The Morning Report
San Diego news and info
you need to take on the day.
Affordable housing advocates think they’ve got a way to combat San Diego’s affordable housing shortage: keep track of the city’s affordable housing.
Councilwoman Georgette Gomez is spearheading an effort to create an inventory of the soon-to-expire affordable housing in the city.
Once the database is made, she said city leaders will be better positioned to preserve the developments, holding down rents there even after the government contracts requiring price controls expire.
Over 1,300 federally subsidized homes in the city of San Diego were lost from 1995 to 2016 due to expiring government contracts, according to data from the California Housing Partnership, a state agency created to help preserve California’s existing affordable housing supply.
It’s a process that recently played out at an affordable housing project in Rancho Peñasquitos. Penasquitos Village units were restricted to low-income residents, but the restriction expired in 2010. By 2016, developers proposed razing the building and replacing it with a market-rate project with far fewer units restricted to low-income residents.
The loss of that affordable housing project spurred Gomez and others. Creating a running list of units facing expiration became a priority.
Some lists like this already exist. The San Diego Housing Commission has a list of nearly 35 housing developments at risk of converting from affordable to market-rate rents through 2020. LISC San Diego, a nonprofit that provides affordable housing and economic development support, has a list of more than 40 projects that have expired or soon-to-expire affordability requirements. And the California Housing Partnership has a list of nine properties with federal- and state-assisted rental housing requirements that will expire in the next five years.
None of the lists, though, include all of the at-risk affordable units in the city. The outliers include affordable units created through deals with the city’s former redevelopment agency and other units created via one-off contracts between the city and developers.
“There’s no comprehensive list, that’s the problem,” Gomez said.
Gomez, who chairs the city’s smart growth and land use committee, said she wants all of the city’s at-risk affordable units in one searchable database that the city and affordable housing developers can easily access.
“By having an inventory, it allows us to come up with a solution, whether it’s extending the affordable designation or having a good relocation plan in place for those living there,” Gomez said. “That’s why this list is so critical.”
The San Diego Housing Commission will build the list. The public agency is also hiring a housing preservation coordinator who will use the information in the new database to create action plans for each project. The new staffer is expected to be hired soon, but the list won’t be released until the end of 2019.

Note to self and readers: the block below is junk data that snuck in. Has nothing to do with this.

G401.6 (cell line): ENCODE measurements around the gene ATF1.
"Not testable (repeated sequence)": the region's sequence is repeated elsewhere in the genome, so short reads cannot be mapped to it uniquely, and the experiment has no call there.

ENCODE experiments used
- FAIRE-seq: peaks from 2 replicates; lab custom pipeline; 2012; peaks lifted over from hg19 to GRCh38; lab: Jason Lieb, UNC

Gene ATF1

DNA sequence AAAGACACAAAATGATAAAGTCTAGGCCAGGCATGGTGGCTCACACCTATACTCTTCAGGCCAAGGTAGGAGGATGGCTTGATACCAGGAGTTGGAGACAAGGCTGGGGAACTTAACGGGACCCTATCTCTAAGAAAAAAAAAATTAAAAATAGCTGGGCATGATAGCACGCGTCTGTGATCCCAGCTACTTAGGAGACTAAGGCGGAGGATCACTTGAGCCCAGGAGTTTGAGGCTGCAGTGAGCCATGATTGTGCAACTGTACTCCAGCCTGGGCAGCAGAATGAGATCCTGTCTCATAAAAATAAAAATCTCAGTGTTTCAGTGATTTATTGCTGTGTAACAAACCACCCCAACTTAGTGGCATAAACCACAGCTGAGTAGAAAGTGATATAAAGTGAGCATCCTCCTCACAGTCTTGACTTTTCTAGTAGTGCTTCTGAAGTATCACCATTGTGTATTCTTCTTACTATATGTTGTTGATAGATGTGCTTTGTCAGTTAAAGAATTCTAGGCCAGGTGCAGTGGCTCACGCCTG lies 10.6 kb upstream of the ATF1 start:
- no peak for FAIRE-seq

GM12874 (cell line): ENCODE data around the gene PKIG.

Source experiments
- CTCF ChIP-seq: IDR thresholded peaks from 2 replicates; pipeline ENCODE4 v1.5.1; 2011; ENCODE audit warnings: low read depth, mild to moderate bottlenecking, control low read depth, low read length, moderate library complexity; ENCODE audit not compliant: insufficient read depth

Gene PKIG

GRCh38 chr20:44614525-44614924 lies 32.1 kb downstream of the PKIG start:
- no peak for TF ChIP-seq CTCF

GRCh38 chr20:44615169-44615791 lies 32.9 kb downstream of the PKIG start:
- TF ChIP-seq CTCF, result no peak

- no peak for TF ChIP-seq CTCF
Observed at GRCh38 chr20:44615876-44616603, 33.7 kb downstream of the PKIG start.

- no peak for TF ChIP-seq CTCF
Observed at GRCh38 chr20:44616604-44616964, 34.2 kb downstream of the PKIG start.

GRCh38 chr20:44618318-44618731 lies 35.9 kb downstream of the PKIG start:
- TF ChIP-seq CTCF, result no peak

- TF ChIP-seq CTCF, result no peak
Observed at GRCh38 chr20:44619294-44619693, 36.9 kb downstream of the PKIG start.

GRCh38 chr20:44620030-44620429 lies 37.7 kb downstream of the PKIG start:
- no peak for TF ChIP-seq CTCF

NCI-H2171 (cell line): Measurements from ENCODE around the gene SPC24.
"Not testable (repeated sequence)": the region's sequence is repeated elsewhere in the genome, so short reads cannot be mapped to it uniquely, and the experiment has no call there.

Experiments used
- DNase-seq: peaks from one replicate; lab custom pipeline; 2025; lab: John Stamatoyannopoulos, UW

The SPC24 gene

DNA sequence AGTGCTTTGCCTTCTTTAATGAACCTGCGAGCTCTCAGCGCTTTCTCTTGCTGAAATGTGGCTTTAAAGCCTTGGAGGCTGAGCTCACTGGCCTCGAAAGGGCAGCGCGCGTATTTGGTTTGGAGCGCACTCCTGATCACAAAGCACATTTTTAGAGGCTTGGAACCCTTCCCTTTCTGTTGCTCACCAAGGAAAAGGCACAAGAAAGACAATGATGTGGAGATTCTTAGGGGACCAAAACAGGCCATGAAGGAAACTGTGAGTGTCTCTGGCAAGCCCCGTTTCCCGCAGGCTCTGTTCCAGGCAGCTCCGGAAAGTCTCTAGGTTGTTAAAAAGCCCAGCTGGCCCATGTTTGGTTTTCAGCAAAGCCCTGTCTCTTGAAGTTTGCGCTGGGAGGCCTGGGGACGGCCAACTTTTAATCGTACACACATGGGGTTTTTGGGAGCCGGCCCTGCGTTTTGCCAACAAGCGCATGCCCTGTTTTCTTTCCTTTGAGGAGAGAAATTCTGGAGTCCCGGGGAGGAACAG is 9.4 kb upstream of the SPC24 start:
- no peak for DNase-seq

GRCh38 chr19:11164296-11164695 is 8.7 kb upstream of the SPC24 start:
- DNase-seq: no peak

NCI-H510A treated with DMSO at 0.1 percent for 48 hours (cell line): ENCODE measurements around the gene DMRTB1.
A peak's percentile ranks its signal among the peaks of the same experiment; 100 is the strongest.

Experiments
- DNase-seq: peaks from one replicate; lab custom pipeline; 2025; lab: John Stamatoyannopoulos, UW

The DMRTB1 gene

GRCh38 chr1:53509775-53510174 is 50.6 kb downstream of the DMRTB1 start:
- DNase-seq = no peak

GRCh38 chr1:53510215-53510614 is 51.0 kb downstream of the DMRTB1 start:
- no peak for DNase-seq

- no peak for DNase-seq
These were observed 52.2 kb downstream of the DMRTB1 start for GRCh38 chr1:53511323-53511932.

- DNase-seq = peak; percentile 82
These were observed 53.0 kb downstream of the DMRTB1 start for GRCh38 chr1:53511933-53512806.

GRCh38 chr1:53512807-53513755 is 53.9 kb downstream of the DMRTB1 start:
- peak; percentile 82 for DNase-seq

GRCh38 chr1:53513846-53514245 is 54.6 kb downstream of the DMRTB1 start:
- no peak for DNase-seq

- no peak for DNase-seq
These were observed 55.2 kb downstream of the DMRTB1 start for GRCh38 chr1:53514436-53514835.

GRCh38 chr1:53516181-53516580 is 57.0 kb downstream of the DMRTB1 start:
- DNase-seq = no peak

“It’s going to take some time because it’s answering the question of what affordable units are out there that the Housing Commission never participated in,” said Jenny van der Heyde, a senior policy analyst at the Housing Commission. “It’s quite a bit of detective work and that takes a long time – and it should – because we want to be thorough.”
But Ricardo Flores, executive director of LISC, said even if the database was built and ready to use today, there wouldn’t be much the city or the Housing Commission could do with it.
Property owners who might consider opting out of affordability requirements would need to be presented with financial incentives to remain affordable or a competitive real estate offer.
“In reality, there’s nothing anyone can do about these expired projects, unless they have money,” Flores said.
There are several housing projects in San Diego, for instance, with affordability contracts that have already expired in the past few years, according to both LISC and the Housing Commission’s lists of at-risk affordable developments. Those property owners haven’t yet raised prices, or sold or redeveloped the property, but they could at any time.
Nonetheless, Flores said the list could be used to illustrate to city leaders the need for more affordable housing funding.
He said LISC is working to add to its own list and attempt to build a more comprehensive inventory in the next few weeks – well ahead of the Housing Commission’s 2019 deadline.
He said he wants to get the list done before the City Council vote on whether to put a $900 million affordable housing bond measure on the November ballot. The vote has yet to be scheduled, but the deadline to put measures on the ballot is Aug. 10. Flores and other affordable housing advocates say the bond could bankroll an estimated 7,500 homes for homeless and low-income San Diegans.
“I think the list is important for the final vote at the City Council,” Flores said. “For example, Councilman Chris Ward has about 10 expiring affordable properties in his district. Some of them are already expired. So, the list can help them get an accurate understanding, and I think this scenario changes things for them big-time, because they can see they have these time bombs in their community that are going to go off.”